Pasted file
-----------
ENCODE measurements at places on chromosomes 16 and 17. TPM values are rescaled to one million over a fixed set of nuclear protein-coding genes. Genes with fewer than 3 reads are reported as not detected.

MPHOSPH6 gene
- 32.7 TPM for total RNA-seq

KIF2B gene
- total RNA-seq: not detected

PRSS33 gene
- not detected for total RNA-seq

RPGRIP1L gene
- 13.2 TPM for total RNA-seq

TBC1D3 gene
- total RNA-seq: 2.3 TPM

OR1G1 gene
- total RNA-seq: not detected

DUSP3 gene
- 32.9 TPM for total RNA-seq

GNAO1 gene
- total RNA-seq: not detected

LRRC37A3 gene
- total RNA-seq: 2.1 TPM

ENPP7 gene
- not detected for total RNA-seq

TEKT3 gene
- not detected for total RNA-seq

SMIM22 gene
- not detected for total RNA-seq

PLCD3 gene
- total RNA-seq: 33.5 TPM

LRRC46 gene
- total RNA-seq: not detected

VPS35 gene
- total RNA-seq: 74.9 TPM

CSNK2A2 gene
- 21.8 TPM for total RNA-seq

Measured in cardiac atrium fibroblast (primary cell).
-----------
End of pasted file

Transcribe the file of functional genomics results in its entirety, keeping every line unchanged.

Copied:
ENCODE measurements at places on chromosomes 16 and 17. TPM values are rescaled to one million over a fixed set of nuclear protein-coding genes. Genes with fewer than 3 reads are reported as not detected.

MPHOSPH6 gene
- 32.7 TPM for total RNA-seq

KIF2B gene
- total RNA-seq: not detected

PRSS33 gene
- not detected for total RNA-seq

RPGRIP1L gene
- 13.2 TPM for total RNA-seq

TBC1D3 gene
- total RNA-seq: 2.3 TPM

OR1G1 gene
- total RNA-seq: not detected

DUSP3 gene
- 32.9 TPM for total RNA-seq

GNAO1 gene
- total RNA-seq: not detected

LRRC37A3 gene
- total RNA-seq: 2.1 TPM

ENPP7 gene
- not detected for total RNA-seq

TEKT3 gene
- not detected for total RNA-seq

SMIM22 gene
- not detected for total RNA-seq

PLCD3 gene
- total RNA-seq: 33.5 TPM

LRRC46 gene
- total RNA-seq: not detected

VPS35 gene
- total RNA-seq: 74.9 TPM

CSNK2A2 gene
- 21.8 TPM for total RNA-seq

Measured in cardiac atrium fibroblast (primary cell).